Julian Rignall in Zzap!64 issue April 1987: "Everything about this program is rubbish. For a start, the plot is so awful that it wouldn't convince a three-year-old. Next come the graphics, and these are in the same league as the plot, as they would disappoint the same unfortunate child. Actually, they look as though they've been drawn by someone of that age. Obviously concepts such as perspective, shading, 3D and colour were all a little too much for the artist to cope with. The sound is an out-and-out joke, and it all gets boring after a couple of plays. How the programmers could pass this off as a professional product is beyond me entirely. Don't buy this — not even if you think the toys are the best thing since sliced bread."
Richard Eddy in Zzap!64 issue April 1987: "If there's anything I hate the most about games it's waiting for minutes on end for something to happen. This happens recurringly with Transformers, especially on the map screen where the action only happens once every two or three minutes. Then, when you consider the effort it takes to reach any of the destinations, on arriving the Decepticons fly around as such as speed that is quite impossible to hit them with the slow firing laser that is provided. The graphics are of a similar standard to the sound — poor and irritating, and no matter how long I played it I felt I was making no headway. Generally, Transformers is annoyingly dull and I advise you not to waste either effort or money on it."
Paul Sumner in Zzap!64 issue April 1987: "There's an impressive credits list on the inlay, and given the talents involved it's surprising that the end product isn't up to much. The sound and graphics are mediocre, and the gameplay falls between the two stools of strategy and arcade action. The pace varies from slow on the map screen to cumbersome in the arcade sections. If you want an excellent toy tie-in, go for Zoids. Transformers isn't very pretty, nor is it very compelling."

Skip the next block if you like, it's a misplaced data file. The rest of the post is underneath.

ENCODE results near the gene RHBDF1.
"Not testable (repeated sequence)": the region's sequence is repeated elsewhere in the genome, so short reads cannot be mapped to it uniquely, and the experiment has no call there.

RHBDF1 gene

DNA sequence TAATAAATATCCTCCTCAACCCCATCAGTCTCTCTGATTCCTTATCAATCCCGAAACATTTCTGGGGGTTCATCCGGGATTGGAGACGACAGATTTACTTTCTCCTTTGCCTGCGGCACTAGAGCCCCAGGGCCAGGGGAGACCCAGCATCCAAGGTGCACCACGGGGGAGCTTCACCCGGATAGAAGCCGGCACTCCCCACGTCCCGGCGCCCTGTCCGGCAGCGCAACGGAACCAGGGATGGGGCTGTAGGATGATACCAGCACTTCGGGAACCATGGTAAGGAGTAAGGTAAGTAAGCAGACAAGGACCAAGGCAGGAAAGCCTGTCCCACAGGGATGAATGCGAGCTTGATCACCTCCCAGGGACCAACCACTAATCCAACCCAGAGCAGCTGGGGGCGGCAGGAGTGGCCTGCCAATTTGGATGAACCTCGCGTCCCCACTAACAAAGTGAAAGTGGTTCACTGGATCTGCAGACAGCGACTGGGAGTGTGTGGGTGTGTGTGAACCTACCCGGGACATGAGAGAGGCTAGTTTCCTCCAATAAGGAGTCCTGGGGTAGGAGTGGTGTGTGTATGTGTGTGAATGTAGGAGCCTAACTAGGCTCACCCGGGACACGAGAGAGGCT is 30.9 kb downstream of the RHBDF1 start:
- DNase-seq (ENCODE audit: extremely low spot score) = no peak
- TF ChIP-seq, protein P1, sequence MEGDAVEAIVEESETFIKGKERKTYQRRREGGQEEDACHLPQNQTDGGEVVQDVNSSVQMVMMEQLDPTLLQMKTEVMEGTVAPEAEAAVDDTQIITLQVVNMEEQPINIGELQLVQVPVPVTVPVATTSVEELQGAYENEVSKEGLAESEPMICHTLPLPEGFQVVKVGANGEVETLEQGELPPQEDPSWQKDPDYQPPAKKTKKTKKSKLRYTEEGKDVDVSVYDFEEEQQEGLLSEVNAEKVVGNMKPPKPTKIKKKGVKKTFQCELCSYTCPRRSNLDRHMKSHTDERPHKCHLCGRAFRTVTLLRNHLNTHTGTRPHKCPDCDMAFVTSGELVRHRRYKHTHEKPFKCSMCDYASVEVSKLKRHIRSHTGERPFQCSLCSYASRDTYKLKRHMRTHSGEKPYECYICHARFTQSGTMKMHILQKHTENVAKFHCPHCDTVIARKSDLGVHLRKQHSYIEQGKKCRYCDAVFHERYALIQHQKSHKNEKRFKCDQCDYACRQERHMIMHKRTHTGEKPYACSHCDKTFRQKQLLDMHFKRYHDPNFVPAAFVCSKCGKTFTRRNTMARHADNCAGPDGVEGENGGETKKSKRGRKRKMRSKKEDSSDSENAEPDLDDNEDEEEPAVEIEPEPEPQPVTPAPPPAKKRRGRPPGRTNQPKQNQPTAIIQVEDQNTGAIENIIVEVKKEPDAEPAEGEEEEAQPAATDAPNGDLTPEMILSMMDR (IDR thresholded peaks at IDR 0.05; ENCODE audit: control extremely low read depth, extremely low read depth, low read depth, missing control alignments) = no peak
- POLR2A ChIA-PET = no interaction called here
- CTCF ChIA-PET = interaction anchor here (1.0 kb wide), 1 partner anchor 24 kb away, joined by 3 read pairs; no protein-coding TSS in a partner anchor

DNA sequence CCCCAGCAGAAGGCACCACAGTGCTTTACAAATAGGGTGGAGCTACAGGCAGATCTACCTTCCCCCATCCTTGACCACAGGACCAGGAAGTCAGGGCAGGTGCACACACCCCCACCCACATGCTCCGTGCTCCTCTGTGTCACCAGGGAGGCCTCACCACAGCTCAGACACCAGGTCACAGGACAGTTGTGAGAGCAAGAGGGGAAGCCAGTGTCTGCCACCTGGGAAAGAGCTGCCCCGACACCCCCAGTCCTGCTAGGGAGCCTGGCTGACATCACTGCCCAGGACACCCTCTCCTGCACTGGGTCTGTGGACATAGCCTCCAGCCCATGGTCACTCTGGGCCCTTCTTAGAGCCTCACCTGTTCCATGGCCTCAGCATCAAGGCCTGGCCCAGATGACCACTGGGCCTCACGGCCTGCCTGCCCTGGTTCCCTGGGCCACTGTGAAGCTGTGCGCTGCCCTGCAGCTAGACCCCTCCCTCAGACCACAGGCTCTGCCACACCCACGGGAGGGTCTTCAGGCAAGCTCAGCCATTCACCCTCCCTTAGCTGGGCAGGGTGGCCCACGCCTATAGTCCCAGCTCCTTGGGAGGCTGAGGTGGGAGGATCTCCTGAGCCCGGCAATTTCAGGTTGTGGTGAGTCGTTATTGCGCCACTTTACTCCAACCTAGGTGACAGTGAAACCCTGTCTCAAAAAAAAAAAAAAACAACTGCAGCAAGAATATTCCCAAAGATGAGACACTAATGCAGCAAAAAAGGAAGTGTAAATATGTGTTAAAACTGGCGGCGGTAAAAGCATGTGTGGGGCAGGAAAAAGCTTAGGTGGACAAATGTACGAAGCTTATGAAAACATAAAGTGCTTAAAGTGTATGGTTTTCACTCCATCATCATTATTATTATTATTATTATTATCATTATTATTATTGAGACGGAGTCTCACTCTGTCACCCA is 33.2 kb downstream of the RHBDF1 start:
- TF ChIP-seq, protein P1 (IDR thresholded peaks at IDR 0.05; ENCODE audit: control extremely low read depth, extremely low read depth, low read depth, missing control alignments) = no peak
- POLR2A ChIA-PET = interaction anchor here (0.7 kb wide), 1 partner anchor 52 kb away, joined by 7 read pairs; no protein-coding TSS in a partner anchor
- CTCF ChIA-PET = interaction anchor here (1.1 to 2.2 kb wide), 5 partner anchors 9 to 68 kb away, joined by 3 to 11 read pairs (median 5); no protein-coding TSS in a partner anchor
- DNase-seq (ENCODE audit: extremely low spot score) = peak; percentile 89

Shmendric: "Sure, you can buy this weird game as a voice output demo. But otherwise you can not do a lot with it - you can put the disc on your "to-be-formatted" pile, and in the box you can keep screws or something..."
Miscellaneous[edit | edit source]
Trivia[edit | edit source]
Transformers (Japanese: トランスフォーマー Hepburn: Toransufōmā) is a Japanese–American media franchise, produced by Japanese toy company Takara Tomy and American toy company Hasbro. Initially a line of transforming mecha toys rebranded from Takara's Diaclone and Microman toylines, the franchise began in 1984 with the Transformers toy line, and centers on factions of self-configuring modular extraterrestrial robotic lifeforms (often the Autobots and the Decepticons) in an endless civil war for dominance or eventual peace. In its history, the Transformers robot superhero franchise has expanded to encompass comic books, animation, video games and films.
Versions[edit | edit source]
The game was released in two versions; floppy disk and cassette. The floppy disk version features an introductory sequence describing the back story of the Transformers with sampled speech narration and loads the "transformation" animations from disk in game. The cassette version however omits the introductory sequence and gives the player the option to choose which of the Transformer characters' animations should be shown during gameplay - the transformation sequence for this character alone will be shown and all other characters' map screen icons merely change colour to indicate robot or vehicle mode. The cassette version also crashes when the player reaches a certain point in the game (the "Pipeline Junction") meaning that the game is not completable on this format.
Video[edit | edit source]
A 17 minute video about the game, created by Frankomatic...
Cover[edit | edit source]
Advertisment[edit | edit source]
Highscore[edit | edit source]
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Links[edit | edit source]